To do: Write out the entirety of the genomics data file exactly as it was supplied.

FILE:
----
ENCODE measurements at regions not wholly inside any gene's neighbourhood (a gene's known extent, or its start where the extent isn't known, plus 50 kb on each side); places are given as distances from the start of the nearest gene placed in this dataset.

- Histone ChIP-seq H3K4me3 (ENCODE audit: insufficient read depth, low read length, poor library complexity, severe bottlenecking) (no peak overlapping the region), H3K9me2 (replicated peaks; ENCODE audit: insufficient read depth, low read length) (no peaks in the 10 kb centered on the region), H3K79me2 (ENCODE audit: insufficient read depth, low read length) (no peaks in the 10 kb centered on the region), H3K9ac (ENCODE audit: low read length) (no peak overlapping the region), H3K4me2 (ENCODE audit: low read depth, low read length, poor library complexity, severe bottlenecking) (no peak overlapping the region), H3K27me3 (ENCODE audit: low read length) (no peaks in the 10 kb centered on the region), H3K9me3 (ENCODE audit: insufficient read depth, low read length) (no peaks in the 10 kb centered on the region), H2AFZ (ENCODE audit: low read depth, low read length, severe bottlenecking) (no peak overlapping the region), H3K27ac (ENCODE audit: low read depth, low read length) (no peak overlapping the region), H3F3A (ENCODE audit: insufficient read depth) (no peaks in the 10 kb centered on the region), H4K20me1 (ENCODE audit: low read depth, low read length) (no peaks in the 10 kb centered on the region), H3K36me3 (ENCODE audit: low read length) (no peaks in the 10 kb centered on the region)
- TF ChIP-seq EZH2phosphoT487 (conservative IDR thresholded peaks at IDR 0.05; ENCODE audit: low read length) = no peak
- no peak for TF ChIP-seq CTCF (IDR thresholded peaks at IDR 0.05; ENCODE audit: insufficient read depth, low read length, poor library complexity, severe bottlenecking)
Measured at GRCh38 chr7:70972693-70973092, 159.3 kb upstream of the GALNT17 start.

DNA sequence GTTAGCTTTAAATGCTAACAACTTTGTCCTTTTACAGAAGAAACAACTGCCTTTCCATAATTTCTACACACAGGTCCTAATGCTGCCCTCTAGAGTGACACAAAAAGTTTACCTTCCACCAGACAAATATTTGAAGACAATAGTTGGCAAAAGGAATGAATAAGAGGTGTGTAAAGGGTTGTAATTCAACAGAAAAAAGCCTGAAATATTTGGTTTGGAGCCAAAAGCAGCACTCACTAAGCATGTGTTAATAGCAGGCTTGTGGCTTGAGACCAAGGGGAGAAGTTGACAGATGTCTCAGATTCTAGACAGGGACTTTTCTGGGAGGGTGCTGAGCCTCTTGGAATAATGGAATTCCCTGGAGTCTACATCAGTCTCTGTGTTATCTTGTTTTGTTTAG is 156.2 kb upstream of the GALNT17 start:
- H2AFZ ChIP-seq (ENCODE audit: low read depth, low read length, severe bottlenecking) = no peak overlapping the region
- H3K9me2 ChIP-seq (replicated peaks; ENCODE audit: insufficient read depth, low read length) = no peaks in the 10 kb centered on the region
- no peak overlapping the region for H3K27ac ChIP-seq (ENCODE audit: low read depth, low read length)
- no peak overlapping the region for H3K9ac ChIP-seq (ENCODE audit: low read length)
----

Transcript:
ENCODE measurements at regions not wholly inside any gene's neighbourhood (a gene's known extent, or its start where the extent isn't known, plus 50 kb on each side); places are given as distances from the start of the nearest gene placed in this dataset.

- Histone ChIP-seq H3K4me3 (ENCODE audit: insufficient read depth, low read length, poor library complexity, severe bottlenecking) (no peak overlapping the region), H3K9me2 (replicated peaks; ENCODE audit: insufficient read depth, low read length) (no peaks in the 10 kb centered on the region), H3K79me2 (ENCODE audit: insufficient read depth, low read length) (no peaks in the 10 kb centered on the region), H3K9ac (ENCODE audit: low read length) (no peak overlapping the region), H3K4me2 (ENCODE audit: low read depth, low read length, poor library complexity, severe bottlenecking) (no peak overlapping the region), H3K27me3 (ENCODE audit: low read length) (no peaks in the 10 kb centered on the region), H3K9me3 (ENCODE audit: insufficient read depth, low read length) (no peaks in the 10 kb centered on the region), H2AFZ (ENCODE audit: low read depth, low read length, severe bottlenecking) (no peak overlapping the region), H3K27ac (ENCODE audit: low read depth, low read length) (no peak overlapping the region), H3F3A (ENCODE audit: insufficient read depth) (no peaks in the 10 kb centered on the region), H4K20me1 (ENCODE audit: low read depth, low read length) (no peaks in the 10 kb centered on the region), H3K36me3 (ENCODE audit: low read length) (no peaks in the 10 kb centered on the region)
- TF ChIP-seq EZH2phosphoT487 (conservative IDR thresholded peaks at IDR 0.05; ENCODE audit: low read length) = no peak
- no peak for TF ChIP-seq CTCF (IDR thresholded peaks at IDR 0.05; ENCODE audit: insufficient read depth, low read length, poor library complexity, severe bottlenecking)
Measured at GRCh38 chr7:70972693-70973092, 159.3 kb upstream of the GALNT17 start.

DNA sequence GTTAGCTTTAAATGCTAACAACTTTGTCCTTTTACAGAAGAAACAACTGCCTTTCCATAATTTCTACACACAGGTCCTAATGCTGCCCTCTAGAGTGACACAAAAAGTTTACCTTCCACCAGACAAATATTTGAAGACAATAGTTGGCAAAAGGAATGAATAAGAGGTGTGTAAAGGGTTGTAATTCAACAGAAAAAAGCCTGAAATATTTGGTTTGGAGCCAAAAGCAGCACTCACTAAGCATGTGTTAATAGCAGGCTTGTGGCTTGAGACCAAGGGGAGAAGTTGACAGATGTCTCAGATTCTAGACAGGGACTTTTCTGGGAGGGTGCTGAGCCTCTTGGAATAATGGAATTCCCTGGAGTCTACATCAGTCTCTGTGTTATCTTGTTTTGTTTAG is 156.2 kb upstream of the GALNT17 start:
- H2AFZ ChIP-seq (ENCODE audit: low read depth, low read length, severe bottlenecking) = no peak overlapping the region
- H3K9me2 ChIP-seq (replicated peaks; ENCODE audit: insufficient read depth, low read length) = no peaks in the 10 kb centered on the region
- no peak overlapping the region for H3K27ac ChIP-seq (ENCODE audit: low read depth, low read length)
- no peak overlapping the region for H3K9ac ChIP-seq (ENCODE audit: low read length)